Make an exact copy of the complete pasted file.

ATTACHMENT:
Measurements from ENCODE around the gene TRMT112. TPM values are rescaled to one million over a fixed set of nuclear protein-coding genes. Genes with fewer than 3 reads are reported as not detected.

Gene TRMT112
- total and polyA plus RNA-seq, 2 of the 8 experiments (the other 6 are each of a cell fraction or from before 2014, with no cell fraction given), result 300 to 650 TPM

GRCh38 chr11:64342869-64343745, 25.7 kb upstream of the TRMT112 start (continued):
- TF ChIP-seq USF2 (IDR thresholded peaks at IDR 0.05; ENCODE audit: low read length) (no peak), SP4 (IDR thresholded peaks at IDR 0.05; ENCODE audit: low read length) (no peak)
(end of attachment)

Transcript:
Measurements from ENCODE around the gene TRMT112. TPM values are rescaled to one million over a fixed set of nuclear protein-coding genes. Genes with fewer than 3 reads are reported as not detected.

Gene TRMT112
- total and polyA plus RNA-seq, 2 of the 8 experiments (the other 6 are each of a cell fraction or from before 2014, with no cell fraction given), result 300 to 650 TPM

GRCh38 chr11:64342869-64343745, 25.7 kb upstream of the TRMT112 start (continued):
- TF ChIP-seq USF2 (IDR thresholded peaks at IDR 0.05; ENCODE audit: low read length) (no peak), SP4 (IDR thresholded peaks at IDR 0.05; ENCODE audit: low read length) (no peak)